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IMMEDIATE POLICY OF THE UNITED STATES
IF FRANCE - IN EFFECT - LEAVES GOLD STANDARD

1. Renewal of serious weakness in French exchange revives possibility
of early abandonment of franc's present gold parity.
2, Not clear what steps could or might be taken by French authorities
without action by Chamber of Deputies, not now in session. Chamber must authorize
devaluation or embargo on gold exports, but it is believed Minister of Commerce
could place prohibitive tax on export of gold, or Bank of France might raise minimum amount (now fr. £15,000) of francs which it will redeem in gold to prohibitive
figure.

(This latter procedure rests on a convention between Minister of Finance,

representing government, and Governor of Bank of France, representing bank.) In
any event, it is believed that if French want to prevent further loss of gold they
will find a way to do it, and this will result in lowering external value of franc.
5.

Our immediate policy, in the event of such action by France, should

be to take whatever steps we can to minimize disturbances to the foreign exchange
market^ which probably would follow such action, leaving basic longer range
questions of policy for subsequent consideration.
4.

Suggested policy of United States, in immediate situation, if France -

in effect - leaves gold standard:




A.

Liberalization of restrictions on acquisition of gold for
export or earmarking in order to assure effective maintenance
of the existing gold value of the dollar as an exchange market
influence. The Treasury should declare its willingness to
permit the sale of gold, for earmarking or export, to any foreign
central bank or monetary authority willing and able to pay the
established price in dollars. The fact that the Treasury is




willing to buy imported gold at a fixed price places
a limit upon upward movements of the external value of
the dollar in terms of gold.

If there were no one to whom

the Treasury would sell gold at a fixed price, which would
be the situation if France and the other remaining gold
standard countries were to "go off gold", there would be no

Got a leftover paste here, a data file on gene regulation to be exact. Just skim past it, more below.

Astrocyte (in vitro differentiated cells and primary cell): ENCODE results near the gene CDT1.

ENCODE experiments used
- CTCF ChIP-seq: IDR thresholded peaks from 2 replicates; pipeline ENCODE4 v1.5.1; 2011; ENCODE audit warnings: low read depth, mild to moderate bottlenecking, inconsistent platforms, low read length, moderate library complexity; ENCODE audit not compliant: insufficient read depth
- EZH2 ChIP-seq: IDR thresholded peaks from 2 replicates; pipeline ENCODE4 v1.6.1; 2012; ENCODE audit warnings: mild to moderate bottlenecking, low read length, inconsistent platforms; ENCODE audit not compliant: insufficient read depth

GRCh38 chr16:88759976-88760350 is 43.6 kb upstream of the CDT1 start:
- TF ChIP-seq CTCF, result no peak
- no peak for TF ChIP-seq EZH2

check upon doW&ward movements of the external value of the
dollar in terms of gold.
B.

Removal of obstacles to operations in dollars by British
Equalization Account.

The task of preventing undue disturb-

ance in the foreign exchange market, if the French franc is
turned adrift (which would probably result in serious unsettlement in other gold bloc currencies) will fall upon the United
States and Great Britain. It is assumed that the British
authorities v/ould no longer be able to control the external
value of the pound through operations in francs, and it is not
believed that the pound could be successfully stabilized solely
through operations in the London gold market, nor through
operations in belgas or any other currency which might remain
on gold.

There would remain the possibility of operations in

dollars, with our blessing.

The British Equalization Account

recently has been unwilling to operate in dollars, partly because, in so far as its direct operations are concerned, the
dollar and gold are not interchangeable, and partly because
the British are keenly aware of the disfavor with which its
operations in dollars, during 195£ and early 1935, were regarded in some quarters in this country.




- sThe first of these obstacles to official British
operations in dollars would be partially removed by the
liberalization of our policy with respect to the sale of
gold suggested in (A) above. This would not meet the immediate situation, hovrever, if the pound were weak and the